STEPHENVILLE (September 3, 2017) – At Tarleton State University, students learn what it means to be part of a community of like-minded individuals, to be part of a family, and at the center of it all is the president of the university. Fifteenth president Dr. Dominic Dottavio lives and breathes for the community of Tarleton State University. He works every day to ensure that Tarleton carries out the vision of being “the premier student-focused university in Texas and beyond.”
“I see my primary job is to try to keep people focused on that broad vision statement and to keep them focused on assuring that we provide the highest quality education and educational environments possible for our students,” Dottavio said.
This mission has been a long time coming for Dottavio. He never expected to end up as a university president. Dottavio grew up in Massillon, Ohio in what he described as a “typical Midwest town” with a “small town atmosphere.”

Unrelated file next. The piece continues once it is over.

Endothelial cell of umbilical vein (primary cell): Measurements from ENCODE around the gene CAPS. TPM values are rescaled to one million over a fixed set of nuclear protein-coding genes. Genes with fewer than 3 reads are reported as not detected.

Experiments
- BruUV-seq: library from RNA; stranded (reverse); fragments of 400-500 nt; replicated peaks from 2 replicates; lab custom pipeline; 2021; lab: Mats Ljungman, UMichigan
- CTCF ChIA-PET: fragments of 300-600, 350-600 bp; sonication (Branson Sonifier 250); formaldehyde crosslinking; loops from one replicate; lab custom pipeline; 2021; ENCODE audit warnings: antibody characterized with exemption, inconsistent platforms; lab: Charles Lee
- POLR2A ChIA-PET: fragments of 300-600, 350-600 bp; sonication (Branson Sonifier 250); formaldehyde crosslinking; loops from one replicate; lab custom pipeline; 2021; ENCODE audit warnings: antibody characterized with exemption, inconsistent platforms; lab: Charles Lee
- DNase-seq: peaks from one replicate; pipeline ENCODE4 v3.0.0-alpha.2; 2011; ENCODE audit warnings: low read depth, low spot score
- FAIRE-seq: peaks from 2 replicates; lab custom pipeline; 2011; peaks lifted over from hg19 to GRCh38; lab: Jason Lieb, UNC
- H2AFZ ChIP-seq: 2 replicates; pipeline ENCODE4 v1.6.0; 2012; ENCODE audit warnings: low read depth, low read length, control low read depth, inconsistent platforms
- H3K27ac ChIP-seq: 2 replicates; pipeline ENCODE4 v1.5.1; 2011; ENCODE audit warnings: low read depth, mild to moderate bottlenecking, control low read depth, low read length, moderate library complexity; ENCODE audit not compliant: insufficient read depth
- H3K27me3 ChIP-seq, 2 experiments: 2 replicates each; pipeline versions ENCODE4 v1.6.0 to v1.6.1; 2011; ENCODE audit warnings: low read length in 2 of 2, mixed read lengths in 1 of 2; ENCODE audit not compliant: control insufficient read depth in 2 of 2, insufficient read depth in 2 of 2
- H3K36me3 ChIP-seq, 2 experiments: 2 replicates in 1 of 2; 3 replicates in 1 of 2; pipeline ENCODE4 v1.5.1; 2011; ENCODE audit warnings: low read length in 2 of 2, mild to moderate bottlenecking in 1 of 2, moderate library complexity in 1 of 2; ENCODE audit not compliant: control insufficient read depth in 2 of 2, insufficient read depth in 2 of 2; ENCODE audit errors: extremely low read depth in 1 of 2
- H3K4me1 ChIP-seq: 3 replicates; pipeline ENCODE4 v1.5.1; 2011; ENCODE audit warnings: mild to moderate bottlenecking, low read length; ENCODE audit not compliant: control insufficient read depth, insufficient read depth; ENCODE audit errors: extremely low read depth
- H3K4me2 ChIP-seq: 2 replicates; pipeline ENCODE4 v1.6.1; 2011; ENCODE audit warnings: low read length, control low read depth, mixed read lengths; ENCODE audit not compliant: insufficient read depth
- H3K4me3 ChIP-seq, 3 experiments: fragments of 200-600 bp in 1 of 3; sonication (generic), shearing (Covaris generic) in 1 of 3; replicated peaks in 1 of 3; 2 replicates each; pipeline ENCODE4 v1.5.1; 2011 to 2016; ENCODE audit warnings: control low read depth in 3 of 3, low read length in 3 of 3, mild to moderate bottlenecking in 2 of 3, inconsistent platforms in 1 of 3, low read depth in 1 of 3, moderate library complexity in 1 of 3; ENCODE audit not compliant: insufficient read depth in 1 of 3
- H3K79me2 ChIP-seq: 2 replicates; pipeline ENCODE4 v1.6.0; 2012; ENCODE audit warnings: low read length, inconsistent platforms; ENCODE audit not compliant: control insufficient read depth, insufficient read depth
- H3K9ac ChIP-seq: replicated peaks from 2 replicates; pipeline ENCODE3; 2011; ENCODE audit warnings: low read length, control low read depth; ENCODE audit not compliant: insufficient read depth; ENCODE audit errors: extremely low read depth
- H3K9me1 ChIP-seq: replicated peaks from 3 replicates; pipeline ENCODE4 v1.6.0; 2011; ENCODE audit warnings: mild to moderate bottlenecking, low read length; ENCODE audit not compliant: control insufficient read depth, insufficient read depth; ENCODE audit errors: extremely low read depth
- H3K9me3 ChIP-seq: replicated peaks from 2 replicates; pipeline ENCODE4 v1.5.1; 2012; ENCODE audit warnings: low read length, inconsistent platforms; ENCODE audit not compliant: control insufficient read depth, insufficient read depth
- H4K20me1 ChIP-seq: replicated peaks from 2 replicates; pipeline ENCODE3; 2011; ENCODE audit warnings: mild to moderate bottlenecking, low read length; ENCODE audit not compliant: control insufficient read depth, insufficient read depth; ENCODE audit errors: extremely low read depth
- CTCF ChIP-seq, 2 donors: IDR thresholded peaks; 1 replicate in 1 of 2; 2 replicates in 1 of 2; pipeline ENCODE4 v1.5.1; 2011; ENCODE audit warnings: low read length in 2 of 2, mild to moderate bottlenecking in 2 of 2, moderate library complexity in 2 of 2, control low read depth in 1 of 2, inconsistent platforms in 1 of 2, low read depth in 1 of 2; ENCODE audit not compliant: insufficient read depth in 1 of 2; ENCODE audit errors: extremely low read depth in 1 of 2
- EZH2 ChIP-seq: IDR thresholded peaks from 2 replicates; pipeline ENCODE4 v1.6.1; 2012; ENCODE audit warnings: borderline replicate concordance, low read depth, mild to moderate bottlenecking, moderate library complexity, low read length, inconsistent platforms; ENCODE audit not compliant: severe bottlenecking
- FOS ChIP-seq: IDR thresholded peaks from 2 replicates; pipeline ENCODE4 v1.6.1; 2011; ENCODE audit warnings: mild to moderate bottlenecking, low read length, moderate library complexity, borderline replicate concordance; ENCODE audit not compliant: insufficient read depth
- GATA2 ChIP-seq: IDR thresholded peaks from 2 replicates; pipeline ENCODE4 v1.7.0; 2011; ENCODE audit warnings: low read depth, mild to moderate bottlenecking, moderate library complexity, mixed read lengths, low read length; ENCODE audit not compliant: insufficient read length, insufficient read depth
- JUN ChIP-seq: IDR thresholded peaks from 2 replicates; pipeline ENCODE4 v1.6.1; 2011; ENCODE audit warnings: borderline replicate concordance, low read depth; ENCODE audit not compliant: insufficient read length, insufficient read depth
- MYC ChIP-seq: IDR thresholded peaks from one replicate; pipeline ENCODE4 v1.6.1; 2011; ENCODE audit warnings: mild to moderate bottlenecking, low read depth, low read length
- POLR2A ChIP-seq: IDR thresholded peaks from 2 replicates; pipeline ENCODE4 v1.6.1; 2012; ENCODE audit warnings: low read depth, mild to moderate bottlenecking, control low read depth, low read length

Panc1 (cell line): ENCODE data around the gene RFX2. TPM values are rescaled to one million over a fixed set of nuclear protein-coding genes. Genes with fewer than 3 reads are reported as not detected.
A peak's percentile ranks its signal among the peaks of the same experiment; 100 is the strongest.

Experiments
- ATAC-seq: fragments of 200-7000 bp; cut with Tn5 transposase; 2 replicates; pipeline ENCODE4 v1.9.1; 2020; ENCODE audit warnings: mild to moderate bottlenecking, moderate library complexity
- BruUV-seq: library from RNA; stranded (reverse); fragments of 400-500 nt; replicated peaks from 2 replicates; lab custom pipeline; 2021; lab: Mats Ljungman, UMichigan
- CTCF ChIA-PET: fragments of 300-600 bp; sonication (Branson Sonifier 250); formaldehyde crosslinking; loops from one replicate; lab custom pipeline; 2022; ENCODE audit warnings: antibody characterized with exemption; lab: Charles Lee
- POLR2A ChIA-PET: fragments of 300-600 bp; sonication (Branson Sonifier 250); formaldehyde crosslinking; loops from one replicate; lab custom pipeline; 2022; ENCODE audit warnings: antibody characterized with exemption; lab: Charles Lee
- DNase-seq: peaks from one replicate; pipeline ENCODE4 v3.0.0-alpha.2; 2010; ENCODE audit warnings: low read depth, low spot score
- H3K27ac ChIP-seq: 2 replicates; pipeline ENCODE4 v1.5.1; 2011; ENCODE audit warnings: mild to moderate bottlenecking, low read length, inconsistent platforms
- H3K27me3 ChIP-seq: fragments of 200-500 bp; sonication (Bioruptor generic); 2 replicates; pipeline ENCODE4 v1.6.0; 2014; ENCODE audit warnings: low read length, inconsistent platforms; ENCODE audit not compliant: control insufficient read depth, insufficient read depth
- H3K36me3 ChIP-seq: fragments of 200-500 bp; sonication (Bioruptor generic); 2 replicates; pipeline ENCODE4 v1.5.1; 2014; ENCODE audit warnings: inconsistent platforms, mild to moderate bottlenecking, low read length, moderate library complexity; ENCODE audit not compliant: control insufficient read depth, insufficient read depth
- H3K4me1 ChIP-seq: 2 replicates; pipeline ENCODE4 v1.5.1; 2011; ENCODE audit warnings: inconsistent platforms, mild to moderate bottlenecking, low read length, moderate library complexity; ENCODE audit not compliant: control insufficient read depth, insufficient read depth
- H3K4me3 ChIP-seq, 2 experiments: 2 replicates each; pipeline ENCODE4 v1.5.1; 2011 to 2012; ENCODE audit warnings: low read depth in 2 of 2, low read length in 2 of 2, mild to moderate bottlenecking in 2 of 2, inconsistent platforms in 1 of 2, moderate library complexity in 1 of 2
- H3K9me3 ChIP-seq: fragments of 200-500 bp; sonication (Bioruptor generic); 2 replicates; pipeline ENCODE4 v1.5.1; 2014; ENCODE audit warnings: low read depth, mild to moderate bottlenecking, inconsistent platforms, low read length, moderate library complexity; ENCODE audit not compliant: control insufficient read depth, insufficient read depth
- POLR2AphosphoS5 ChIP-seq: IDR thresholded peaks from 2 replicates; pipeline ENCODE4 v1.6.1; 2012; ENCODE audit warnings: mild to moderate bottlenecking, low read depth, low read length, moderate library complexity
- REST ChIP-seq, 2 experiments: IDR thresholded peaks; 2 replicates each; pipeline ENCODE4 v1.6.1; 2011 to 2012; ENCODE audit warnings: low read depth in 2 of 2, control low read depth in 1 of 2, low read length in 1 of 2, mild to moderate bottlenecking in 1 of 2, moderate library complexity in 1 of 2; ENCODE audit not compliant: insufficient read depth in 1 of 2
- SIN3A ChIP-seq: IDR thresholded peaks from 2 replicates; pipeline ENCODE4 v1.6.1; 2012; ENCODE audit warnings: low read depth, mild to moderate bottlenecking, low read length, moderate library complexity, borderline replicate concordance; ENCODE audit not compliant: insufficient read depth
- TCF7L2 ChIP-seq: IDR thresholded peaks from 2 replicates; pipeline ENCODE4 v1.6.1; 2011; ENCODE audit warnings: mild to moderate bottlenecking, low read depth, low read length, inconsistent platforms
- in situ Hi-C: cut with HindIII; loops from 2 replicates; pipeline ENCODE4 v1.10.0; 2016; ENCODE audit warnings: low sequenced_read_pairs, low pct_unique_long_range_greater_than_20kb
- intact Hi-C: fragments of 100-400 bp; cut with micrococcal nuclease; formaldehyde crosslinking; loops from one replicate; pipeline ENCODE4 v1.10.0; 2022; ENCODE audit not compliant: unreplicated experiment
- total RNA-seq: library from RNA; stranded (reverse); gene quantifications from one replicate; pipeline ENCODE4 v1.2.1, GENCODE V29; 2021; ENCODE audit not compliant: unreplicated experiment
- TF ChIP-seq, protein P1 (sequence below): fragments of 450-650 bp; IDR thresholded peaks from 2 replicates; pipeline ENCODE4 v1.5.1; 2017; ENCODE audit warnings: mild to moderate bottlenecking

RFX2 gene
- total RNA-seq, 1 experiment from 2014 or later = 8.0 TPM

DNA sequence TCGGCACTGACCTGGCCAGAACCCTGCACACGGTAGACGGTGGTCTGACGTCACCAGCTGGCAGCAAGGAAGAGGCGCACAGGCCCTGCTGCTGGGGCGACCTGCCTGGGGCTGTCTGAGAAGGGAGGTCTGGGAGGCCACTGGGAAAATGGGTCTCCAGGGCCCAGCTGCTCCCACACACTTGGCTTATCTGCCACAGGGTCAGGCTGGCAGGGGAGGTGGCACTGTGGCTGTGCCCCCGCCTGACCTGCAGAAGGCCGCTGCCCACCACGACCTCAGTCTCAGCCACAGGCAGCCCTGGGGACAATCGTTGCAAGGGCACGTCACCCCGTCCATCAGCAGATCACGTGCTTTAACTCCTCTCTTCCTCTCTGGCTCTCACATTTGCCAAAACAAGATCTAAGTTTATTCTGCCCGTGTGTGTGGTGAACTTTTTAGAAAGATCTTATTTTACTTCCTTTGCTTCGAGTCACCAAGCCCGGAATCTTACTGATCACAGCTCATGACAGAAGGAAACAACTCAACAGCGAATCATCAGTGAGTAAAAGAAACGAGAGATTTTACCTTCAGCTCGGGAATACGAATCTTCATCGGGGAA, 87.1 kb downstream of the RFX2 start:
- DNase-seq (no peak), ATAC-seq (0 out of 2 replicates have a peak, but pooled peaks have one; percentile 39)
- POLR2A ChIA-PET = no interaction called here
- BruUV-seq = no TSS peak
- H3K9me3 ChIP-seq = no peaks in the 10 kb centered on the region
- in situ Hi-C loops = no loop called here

“I grew up in a working-class home with a father that worked in steel mills and the post office most of his life and a mother that worked at the Hoover Company,” Dottavio said. “It was part of the country that was very focused on football because we grew up about five miles from the Pro Football Hall of Fame and in a community that has one of the most historic and long running rivalries- between the Massillon Tigers and Canton Bulldogs.”
Dottavio credits the fact that he attended college to his friend group, whose parents expected them to attend college, and a neighbor, Robert McLain, who mentored him.